Surviving the Pandemic in Nelson
This summer Nelson’s food banks numbers stayed the same but clientele changed.
The number of people visiting food banks and soup kitchens in Nelson did not change much during the pandemic.
But the make-up of the client group was different. There were newcomers and drop-outs.
The Food Pantry
That social aspect is important to Nora Nitz, who runs the Food Pantry at St. Saviours Anglican Church.
“There is a camaraderie; even at six feet apart with everybody wearing masks,” says Nitz. “And the people that have been coming to us over the years, they definitely made all the newcomers as comfortable as possible.”
During the pandemic the Food Pantry has seen a significant number of newcomers, although this has dropped off now. Nitz says many of them were on CERB, were underemployed or were making less money at their jobs, such as servers with fewer tips.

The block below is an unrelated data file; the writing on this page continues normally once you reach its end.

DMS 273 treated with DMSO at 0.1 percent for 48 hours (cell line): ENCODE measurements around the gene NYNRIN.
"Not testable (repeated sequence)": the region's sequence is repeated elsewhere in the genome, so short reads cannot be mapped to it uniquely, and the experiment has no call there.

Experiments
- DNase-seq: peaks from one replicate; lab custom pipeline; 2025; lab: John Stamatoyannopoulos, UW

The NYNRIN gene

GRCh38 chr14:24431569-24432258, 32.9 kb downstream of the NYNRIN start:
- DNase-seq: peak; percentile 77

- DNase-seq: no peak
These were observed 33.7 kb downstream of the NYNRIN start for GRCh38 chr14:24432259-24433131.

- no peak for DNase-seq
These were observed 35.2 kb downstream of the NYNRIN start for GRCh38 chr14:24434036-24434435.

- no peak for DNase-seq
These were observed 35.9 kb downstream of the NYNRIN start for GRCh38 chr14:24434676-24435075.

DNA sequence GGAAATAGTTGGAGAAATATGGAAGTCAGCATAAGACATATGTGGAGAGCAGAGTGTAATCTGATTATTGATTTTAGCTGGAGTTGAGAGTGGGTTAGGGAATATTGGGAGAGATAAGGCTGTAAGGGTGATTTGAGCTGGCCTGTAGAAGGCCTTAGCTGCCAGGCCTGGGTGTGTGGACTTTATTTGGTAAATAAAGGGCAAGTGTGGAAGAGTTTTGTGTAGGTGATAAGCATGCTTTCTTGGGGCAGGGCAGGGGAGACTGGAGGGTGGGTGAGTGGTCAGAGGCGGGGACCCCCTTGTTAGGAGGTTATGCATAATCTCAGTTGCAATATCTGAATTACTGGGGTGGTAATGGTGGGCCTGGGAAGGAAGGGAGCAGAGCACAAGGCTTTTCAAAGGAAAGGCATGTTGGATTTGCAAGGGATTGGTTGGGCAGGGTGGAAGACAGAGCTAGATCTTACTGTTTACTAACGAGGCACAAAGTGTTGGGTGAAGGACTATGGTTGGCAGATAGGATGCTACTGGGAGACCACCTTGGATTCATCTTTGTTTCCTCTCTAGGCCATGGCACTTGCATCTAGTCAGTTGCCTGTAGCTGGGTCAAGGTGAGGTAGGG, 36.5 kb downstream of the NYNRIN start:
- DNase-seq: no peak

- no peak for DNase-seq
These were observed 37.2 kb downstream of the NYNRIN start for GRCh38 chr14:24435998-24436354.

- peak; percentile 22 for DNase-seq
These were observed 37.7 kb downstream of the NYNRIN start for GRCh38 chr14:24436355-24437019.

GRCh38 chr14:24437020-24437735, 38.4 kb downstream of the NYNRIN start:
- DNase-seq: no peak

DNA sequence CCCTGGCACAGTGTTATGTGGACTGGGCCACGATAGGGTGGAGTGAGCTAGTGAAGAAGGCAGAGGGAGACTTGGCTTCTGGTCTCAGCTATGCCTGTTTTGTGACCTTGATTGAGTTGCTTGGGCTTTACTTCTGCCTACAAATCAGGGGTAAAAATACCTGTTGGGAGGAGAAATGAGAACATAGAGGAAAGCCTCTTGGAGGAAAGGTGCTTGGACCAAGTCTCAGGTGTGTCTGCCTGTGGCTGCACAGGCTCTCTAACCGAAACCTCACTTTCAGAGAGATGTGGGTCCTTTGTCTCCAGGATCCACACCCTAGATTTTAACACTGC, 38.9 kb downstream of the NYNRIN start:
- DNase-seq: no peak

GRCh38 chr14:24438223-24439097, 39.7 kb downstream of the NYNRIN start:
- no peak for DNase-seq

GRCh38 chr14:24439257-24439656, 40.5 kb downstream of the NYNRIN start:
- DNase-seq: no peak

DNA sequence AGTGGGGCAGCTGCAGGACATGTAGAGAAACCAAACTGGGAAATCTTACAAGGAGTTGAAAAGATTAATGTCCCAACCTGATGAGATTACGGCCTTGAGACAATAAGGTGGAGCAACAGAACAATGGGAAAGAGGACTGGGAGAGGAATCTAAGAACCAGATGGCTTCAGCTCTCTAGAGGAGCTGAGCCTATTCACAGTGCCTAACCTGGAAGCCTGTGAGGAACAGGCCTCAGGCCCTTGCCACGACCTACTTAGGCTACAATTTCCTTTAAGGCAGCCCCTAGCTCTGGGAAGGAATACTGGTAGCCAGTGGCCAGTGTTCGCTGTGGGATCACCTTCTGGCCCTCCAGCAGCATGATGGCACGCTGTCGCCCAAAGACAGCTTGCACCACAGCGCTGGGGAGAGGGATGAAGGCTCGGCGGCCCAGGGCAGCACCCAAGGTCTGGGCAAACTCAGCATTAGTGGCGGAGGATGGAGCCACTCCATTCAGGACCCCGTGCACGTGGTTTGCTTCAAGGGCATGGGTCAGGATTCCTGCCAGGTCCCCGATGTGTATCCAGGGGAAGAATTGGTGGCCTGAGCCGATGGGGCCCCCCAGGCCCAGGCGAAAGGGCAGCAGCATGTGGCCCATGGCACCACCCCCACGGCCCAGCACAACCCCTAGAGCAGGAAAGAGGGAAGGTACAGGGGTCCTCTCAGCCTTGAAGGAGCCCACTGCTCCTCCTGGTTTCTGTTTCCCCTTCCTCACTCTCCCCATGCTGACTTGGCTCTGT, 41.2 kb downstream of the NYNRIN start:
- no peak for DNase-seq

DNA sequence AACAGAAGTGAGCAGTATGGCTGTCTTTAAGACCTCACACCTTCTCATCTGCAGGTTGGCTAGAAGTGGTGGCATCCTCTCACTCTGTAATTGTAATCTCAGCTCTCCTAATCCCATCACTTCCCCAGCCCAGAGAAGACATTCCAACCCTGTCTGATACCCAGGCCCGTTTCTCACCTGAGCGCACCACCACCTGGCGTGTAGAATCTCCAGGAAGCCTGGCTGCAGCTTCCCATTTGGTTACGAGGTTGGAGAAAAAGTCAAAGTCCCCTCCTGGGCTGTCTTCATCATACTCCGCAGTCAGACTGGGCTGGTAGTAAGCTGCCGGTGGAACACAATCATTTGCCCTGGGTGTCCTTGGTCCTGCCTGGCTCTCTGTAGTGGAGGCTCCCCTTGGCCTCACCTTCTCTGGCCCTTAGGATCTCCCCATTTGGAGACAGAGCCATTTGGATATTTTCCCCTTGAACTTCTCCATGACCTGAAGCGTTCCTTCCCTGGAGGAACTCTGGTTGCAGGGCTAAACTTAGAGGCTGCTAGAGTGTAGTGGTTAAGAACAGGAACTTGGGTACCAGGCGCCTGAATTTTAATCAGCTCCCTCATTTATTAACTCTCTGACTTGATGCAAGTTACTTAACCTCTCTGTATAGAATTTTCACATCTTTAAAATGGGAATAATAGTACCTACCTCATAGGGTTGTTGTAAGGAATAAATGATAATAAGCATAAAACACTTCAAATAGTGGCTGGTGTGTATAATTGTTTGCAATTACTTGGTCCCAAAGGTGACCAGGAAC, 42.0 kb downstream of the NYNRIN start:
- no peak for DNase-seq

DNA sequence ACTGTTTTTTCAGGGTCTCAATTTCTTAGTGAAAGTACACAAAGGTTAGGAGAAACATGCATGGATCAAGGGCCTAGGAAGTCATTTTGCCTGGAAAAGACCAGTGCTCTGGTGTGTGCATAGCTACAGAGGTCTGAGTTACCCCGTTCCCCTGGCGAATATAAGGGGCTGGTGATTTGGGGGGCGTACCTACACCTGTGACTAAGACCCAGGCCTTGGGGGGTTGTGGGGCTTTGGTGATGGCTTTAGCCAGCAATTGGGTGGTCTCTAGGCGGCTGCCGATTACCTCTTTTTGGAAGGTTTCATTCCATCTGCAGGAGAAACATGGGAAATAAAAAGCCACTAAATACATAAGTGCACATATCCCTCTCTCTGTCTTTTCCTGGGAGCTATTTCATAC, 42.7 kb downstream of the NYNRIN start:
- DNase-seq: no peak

For many of them, standing in a line at a food bank for the first time was a humbling experience.
“It takes a lot for a person to first admit to themselves, ‘I can’t do this alone.’ And then they have to stand there and say, ‘Everybody here now knows I can’t do it alone.’ And then their brain goes, ‘Wait, neither can they. I’m not alone.’ There’s a really big relief when people realize, ‘I’m not alone.’”
Nitz says a few of The Food Pantry’s donors ended up using the service during the pandemic.
“They donated in December, and they found themselves standing in line in April.”
The largest group at the Food Pantry is still, as always, seniors and people with disabilities.
Edited from a report in the Nelson Star June 6, 2021